'Good Night, and Good Luck'
(David Strathairn, Robert Downey Jr., et al / DVD / PG / (2005) 2006 / Warner Bros.)
Overview: In the early 1950's, the threat of Communism created an air of paranoia in the United States and exploiting those fears was Senator Joseph McCarthy of Wisconsin. However, CBS reporter Edward R. Murrow and his producer Fred W. Friendly decided to take a stand and challenge McCarthy and expose him for the fear monger he was. However, their actions took a great personal toll on both men, but they stood by their convictions and helped to bring down one of the most controversial senators in American history.
DVD Verdict: Black and white, and set in 50's America, "Good Night and Good Luck" is the sign off slogan of one of America's greatest journalists and early television pioneers, Edward R. Murrow. Murrow made his bones in WWII as a correspondent, and continued with a distinguished career as a journalist and radio/television newsman at CBS in the 50's and early 60's. "Good Night and Good Luck" is a jewel of a film for the history buff who still shakes their head at the paranoia and all encompassing aspects of the McCarthy witch hunt in the 50's. I think you just had to be alive then, and feeling the fear we all felt of the Cold War and the specter of Communism, to understand how this land could have been misled and led by the nose thanks to the "junior Senator from Wisconsin". Some reviewers say that the clash between Murrow and McCarthy, between a free television press and television that is simply an entertainment venue, is as engrossing for those who aren't fully aware of that era of our history, as it is for those of us who lived then. Perhaps, but I think not. Part of what makes the film a success is the director's infallible instinct in recreating the 50's...from the prevalence of smoking to the clothes, sets and dialogue of those who lived through the era. What a marvelous piece of imagery it was to utilize only filmclips of McCarthy in the movie, instead of getting an actor's portrayal. With this film, Geoge Clooney fully establishes himself as a force to be reckoned with, in filmmaking. Directing, assisting with the script, and acting the part of Edward R. Murrow's boss, Fred Friendly. The film is terse and pointed, perhaps more suited to a venue like HBO than it is to the movie house, and while it boasts a strong message in today's media bashing climate, and some incredibly strong performances, it still lacks that indefinable something that makes a fine film a great one. Perhaps it is the lack of the human spark in the characters. The romance of two of CBS' staffers, the Wershbas (Robert Downey Jr. and Patricia Clarkson) is little more than a sidebar. And while the faceoff between CBS' owner, William Paley (Frank Langella in a dynamic return to drama) and Murrow is not for the faint of heart, it is still cold and calculated. Some of the emotion is missing. Thus, the suicide role for television announcer Don Hollenbeck (Ray Wise) is more matter of fact than heartbreaking. Clooney is fine in his role and the supporting cast, including television actors Tate Donovan and Reed Diamond, do excellent work. But any review of this film pales without the mention of David Strathairn as Edward R. Murrow. Deciding, at the risk of his own career, to take McCarthy on, Murrow was a quiet symbol of what is great in America. As Murrow, Strathairn is eerily a recreation of the man himself, with the quiet, convincing style that belies a man of impeccable reputation. Strathairn is a bit of a journeyman, with a long history of memorable small parts. You may not even remember him in L.A. Confidential, in The Firm, in The River Wild, or over the course of a 25 year film career. You remember you've seen him before, but you can't remember where. Less easy to forget is his memorable turn as Robert "Bob" Wegler, A.J.'s guidance counselor in the 2004 run of "The Sopranos". As Bob, Strathairn was far less interested in helping A.J. than he was in bedding Carmela, which he did in a delicious turn of events on the show. As Murrow, Strathairn has come into his own as an actor; he is a quiet force on the screen, the reincarnation of the newsman. Affable and steely, he makes you believe in his cause, which is not bringing down Joe McCarthy, but rather bringing up the quality of the television industry, to make it more than just another entertainment venue. Clooney chose well when he chose Strathairn, and the actor's passion and intensity shines through in the role. I suppose there may be a better turn in a leading actor's role in film this year, but at this point, I have not seen any. For the serious film buff, "Good Night and Good Luck" is being shown in limited release around the country, and will not win the hearts and minds of many who go to films to be strictly entertained. The message is too intense, the film too understated for most. However, it is among the very best in films released this year, and while somewhat emotionless for the audience, one can tell that it was a labor of love for the filmmakers. This is a Widescreen Presentation (1.85:1) enhanced for 16x9 TVs and comes with the Special Features of:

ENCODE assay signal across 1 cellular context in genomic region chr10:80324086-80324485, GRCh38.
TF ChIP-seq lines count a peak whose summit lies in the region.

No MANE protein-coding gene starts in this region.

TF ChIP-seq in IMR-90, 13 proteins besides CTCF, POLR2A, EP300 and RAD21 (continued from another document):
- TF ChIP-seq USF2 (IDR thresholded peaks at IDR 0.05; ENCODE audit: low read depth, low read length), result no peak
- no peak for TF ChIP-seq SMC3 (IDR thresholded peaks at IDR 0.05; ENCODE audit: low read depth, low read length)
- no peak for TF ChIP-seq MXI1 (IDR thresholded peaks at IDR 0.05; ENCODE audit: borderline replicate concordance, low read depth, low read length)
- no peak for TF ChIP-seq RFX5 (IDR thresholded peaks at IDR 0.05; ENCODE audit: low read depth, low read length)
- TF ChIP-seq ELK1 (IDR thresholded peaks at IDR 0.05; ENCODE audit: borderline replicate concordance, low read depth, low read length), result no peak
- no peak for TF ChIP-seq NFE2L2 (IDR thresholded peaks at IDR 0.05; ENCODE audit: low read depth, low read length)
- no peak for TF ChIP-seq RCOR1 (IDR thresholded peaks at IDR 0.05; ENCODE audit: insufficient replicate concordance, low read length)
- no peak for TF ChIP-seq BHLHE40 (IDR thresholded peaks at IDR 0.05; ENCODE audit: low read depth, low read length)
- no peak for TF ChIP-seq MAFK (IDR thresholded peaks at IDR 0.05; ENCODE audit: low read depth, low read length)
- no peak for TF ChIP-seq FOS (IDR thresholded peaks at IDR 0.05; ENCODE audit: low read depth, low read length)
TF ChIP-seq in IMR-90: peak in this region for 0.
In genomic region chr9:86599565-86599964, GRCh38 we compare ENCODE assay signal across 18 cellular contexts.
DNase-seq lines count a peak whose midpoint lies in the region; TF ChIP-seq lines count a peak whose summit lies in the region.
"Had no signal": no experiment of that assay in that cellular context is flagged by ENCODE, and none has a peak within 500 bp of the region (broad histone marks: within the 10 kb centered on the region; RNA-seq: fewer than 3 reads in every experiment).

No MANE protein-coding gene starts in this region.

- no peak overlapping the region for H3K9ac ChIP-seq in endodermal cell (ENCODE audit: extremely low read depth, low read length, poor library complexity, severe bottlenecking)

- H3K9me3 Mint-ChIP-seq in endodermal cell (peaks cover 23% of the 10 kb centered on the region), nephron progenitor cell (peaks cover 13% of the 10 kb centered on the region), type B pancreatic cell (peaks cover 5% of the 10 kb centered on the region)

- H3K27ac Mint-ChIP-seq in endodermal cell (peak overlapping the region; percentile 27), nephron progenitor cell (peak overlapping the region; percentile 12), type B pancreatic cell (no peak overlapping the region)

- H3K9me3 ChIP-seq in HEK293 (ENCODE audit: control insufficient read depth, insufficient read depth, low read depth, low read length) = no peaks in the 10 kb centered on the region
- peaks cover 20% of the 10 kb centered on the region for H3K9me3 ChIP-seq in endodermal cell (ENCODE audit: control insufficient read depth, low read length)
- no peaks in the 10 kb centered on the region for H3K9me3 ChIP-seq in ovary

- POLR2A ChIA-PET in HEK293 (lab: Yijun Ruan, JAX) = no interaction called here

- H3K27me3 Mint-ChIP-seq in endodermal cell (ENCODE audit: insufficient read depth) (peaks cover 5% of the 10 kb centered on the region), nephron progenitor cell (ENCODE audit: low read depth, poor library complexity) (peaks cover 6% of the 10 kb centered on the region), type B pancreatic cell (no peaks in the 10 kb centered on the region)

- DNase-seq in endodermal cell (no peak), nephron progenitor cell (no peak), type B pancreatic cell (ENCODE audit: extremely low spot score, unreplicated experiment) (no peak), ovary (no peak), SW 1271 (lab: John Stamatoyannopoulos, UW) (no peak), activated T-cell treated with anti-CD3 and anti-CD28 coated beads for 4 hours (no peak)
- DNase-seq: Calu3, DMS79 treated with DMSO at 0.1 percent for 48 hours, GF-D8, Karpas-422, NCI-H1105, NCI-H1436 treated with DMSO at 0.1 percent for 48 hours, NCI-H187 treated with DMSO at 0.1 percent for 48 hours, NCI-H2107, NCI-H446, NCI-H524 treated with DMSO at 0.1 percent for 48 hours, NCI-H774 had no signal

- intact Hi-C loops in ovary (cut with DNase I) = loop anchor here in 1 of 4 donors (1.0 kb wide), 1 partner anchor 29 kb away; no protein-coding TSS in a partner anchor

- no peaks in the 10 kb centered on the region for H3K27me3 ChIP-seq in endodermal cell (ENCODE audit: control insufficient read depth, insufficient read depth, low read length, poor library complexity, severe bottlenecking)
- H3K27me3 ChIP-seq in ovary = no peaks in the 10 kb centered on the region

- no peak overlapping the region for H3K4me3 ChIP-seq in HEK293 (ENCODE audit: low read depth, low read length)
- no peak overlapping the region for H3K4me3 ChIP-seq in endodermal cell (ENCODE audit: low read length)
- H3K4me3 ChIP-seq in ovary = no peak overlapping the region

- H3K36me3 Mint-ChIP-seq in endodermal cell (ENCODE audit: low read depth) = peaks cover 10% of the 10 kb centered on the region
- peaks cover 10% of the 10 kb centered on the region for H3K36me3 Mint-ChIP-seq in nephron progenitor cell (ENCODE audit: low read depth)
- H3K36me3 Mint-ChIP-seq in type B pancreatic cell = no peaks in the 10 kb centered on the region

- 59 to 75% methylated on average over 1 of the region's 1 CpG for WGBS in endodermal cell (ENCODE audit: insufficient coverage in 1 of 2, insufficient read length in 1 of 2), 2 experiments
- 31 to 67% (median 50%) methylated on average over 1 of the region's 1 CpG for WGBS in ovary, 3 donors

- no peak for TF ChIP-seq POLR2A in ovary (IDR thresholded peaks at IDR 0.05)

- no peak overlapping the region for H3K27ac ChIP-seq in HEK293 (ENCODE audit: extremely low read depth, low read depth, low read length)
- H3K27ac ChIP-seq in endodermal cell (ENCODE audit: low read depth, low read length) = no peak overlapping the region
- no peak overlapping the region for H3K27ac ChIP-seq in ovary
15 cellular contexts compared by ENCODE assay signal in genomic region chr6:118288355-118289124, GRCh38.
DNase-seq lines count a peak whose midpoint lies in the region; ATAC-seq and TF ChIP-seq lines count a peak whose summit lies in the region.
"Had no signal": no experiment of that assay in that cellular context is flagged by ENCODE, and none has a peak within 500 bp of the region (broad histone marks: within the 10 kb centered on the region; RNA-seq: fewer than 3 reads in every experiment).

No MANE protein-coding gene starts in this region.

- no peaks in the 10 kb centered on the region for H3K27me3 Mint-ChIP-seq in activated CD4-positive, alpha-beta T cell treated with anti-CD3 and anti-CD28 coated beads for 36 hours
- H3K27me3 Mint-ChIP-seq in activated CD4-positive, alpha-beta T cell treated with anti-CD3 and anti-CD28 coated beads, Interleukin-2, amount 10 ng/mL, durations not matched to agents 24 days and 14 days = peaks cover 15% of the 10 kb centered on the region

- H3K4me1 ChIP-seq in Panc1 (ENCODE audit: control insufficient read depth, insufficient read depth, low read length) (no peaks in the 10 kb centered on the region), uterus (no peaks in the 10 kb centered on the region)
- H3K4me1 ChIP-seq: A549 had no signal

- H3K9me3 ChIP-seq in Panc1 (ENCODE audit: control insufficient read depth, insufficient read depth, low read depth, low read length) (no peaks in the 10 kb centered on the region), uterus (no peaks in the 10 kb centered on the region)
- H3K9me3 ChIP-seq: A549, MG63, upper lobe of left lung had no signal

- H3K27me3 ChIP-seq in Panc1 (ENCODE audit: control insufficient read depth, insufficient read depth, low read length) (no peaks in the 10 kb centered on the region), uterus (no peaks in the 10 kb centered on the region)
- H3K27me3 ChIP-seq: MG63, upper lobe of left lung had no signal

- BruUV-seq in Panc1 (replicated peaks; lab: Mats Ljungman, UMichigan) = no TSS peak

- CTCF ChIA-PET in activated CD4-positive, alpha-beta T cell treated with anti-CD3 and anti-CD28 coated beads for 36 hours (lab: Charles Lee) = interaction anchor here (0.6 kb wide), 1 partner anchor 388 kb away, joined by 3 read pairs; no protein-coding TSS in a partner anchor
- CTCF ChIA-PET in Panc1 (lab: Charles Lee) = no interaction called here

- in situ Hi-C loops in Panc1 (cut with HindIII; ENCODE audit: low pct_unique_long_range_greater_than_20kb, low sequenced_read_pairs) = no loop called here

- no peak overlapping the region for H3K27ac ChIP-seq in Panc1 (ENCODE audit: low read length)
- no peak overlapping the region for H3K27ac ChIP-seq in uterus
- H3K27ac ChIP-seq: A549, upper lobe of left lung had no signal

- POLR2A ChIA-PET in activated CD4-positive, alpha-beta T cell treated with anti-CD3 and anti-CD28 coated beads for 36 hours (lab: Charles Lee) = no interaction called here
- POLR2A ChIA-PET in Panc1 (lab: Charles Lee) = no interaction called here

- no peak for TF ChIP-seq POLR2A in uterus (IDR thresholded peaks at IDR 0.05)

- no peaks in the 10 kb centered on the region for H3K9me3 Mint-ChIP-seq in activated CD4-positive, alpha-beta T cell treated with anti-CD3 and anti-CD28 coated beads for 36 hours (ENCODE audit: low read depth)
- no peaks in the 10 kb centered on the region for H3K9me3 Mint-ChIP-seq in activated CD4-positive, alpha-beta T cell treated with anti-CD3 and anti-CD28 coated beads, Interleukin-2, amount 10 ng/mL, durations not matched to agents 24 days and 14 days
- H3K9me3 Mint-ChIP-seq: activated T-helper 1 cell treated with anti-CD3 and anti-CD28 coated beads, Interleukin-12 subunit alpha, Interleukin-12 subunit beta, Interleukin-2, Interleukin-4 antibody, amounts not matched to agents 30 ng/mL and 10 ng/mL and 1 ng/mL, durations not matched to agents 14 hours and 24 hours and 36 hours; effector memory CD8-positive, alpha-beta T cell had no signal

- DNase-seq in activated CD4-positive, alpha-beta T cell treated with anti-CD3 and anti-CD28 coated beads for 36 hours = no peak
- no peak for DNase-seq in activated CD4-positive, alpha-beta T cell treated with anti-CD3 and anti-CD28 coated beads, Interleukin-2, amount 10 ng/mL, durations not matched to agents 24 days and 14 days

Commentary by Director/Screenwriter George Clooney and Producer/Screenwriter Grant Heslov
'Good Night, and Good Luck.' Companion Piece